Strictly speaking, trench art is a phrase that describes folk art created by soldiers who were stuck in the trenches during World War I. But trench art as a more broadly defined genre includes all sorts of art objects made during numerous military conflicts going back to the early 1800s, including items produced by prisoners of war.
Leaving aside the question of era, there are several generally accepted categories of trench art. Some of the earliest examples are wooden boxes made by French prisoners captured by the English during the Napoleonic Wars (1803-1815).
By World War I, prisoners on both sides of that struggle were engraving and carving everything from spent shell casings to soup bones, transforming them into poignant mementos and useful historical records of the war to end all wars. Some pieces are particular to certain battle zones. For example, Turkish prisoners were known for their beaded snakes.
Those soldiers who did not have the time or tools to engrave spent artillery shells in the trenches often brought them home, where they would be embossed, fluted, and flared. Engravings on canteens and mess kits were probably done in the field, as were paintings on helmets.
Other examples of trench art include letter openers and knives made from bullets and shells; presentation plates hammered and engraved from flattened casings; lighters formed out of enemy belt buckles; and inkwells carefully crafted from fuse caps.
Soldiers recovering from their wounds also made trench art, usually in the form of embroidered badges and belts. Similar pieces made by wives and girlfriends waiting for their loved ones to return home are also considered trench art.
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Feb. 13th - Trench Art Retrospective: The War Against HIV/AIDS - Women of the ...Business Wire (press release), February 12th
13th - Trench Art Retrospective: The War Against HIV/AIDS - Women of the African Diaspora in the Trenches. 35th Annual Black Doll Exhibit, S.H.I.N.E. Drum Troupe Performance & Community Panel Discussion: “Creating Sanctuary: Eliminating ...Read more
A&E calendar: Music, theater and more in Kendall CountyKendall County Now (subscription), February 4th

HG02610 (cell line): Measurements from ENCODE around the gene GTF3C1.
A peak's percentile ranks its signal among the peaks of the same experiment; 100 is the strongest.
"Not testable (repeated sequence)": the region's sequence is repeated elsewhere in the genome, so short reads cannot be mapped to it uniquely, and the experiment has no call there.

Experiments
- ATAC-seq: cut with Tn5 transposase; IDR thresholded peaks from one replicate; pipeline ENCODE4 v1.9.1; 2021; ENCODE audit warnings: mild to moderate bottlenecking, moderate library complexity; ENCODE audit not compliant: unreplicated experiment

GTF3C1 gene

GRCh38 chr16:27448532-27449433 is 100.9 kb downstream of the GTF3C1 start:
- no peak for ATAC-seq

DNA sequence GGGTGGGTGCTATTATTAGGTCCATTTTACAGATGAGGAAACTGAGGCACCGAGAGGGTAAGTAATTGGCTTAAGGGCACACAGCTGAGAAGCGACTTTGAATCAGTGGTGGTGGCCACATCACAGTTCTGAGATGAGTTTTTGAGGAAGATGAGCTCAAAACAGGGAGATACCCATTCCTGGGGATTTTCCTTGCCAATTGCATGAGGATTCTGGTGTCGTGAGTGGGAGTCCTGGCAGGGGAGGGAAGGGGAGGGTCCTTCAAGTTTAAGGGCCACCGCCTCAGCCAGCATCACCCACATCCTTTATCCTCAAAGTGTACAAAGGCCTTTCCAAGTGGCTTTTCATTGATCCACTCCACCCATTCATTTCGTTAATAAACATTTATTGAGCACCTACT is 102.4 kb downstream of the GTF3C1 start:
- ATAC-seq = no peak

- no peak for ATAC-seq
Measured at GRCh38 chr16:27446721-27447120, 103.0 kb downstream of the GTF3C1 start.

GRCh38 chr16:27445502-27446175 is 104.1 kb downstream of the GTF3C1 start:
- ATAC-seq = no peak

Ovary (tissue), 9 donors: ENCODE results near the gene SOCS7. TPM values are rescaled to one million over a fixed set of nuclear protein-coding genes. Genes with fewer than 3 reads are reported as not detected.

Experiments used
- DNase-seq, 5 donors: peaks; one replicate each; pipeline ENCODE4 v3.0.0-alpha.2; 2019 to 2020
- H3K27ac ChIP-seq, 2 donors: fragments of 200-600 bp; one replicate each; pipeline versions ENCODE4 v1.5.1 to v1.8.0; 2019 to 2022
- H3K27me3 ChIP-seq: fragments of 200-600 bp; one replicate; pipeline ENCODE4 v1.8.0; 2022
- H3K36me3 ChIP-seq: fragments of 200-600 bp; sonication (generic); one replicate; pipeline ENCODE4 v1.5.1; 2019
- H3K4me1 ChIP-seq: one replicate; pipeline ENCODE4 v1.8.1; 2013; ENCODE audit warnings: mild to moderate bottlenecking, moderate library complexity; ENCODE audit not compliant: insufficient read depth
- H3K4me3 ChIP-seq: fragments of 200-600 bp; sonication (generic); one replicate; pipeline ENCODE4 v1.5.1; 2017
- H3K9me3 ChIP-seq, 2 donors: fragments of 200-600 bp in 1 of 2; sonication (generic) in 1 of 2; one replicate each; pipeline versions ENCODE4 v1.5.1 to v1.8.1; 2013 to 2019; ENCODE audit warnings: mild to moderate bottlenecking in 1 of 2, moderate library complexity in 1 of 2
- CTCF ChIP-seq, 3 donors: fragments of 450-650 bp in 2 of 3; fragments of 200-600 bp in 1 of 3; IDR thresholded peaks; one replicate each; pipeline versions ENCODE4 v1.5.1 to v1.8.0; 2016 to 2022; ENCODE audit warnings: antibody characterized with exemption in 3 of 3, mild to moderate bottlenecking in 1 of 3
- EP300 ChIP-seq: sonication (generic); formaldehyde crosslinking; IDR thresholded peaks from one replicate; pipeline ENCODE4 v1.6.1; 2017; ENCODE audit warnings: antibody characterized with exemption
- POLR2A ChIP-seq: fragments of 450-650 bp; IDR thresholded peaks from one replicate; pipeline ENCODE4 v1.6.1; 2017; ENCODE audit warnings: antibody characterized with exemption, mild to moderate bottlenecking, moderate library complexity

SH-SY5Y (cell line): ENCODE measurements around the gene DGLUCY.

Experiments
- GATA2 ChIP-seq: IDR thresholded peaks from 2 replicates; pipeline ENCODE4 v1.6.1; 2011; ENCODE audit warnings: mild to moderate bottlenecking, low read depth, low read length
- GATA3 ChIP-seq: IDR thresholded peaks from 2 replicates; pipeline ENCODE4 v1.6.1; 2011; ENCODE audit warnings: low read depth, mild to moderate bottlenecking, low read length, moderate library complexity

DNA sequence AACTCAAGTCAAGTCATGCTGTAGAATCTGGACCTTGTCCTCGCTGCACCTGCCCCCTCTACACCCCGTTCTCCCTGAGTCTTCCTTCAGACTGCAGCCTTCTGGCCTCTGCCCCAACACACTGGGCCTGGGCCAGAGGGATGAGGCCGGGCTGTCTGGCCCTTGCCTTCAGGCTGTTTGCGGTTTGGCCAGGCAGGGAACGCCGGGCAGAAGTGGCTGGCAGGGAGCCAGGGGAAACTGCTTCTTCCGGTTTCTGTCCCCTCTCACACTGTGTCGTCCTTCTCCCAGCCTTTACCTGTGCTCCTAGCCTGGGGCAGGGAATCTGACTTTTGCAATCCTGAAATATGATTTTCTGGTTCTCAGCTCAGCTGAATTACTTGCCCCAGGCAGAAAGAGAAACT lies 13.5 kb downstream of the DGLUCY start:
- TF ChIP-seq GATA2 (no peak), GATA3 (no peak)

"Cast Off: Michael Dinges," carved and inked discarded plastic and electronics objects, is among three exhibits to be displayed Feb. 10 to April 29 at the Schingoethe Center of Aurora University, 1315 Prairie St. in Aurora. Companion displays are...Read more
Michael Mortilla: New ObjectivityL.A. Weekly, January 12th
Pianist Michael Mortilla used to tour with the Martha Graham Dance company, playing along as dancers rehearsed and composing scores for them, including one for their performance for President Ronald Reagan). On the final day of LACMA's exhibition ...Read more
Exploring Judy Waugh's trench art collectionABC Local, November 10th
Judy is a collector of 'trench art', little objects made by Australian soldiers on the Western Front during World War One. The objects took various forms: tiny replicas of musical instruments; inkwells; snuffboxes paperknives and crucifixes. Soldiers...Read more
County Durham woman amasses trench art collection over 30 yearsChronicleLive, July 14th
For a project which aims to track down First World War trench art in the North East, Judy Sunter's home is the perfect place to start. Judy, who lives near Stanley in County Durham, has amassed a collection of more than 600 pieces of trench art, much...Read more
Newcastle University join forces with Beamish to hunt for First World War ...ChronicleLive, July 7th
In the years of First World War trench fighting, the debris associated with waging an industrialised conflict was everywhere. In what is now called trench art, soldiers made creative use of everything from shell cases and bullets to army biscuits...Read more
If only trench art could talk ....Danville Commercial News, March 14th
Trench art consists of war souvenirs made from things that soldiers — particularly World War I soldiers —found in trenches and on battlefields: uniform buttons, belt buckles, canteens, shrapnel, bullets, helmets, artillery shells … even bones. I...Read more
Trench art: a story of grace under fireSydney Morning Herald, February 26th
Slade, who's based at the Art Gallery of South Australia, envisioned a marriage between historical trench art and contemporary work, and came up with En-Trenched. The exhibition – supported by the federal government's Anzac Centenary Arts and Culture ...Read more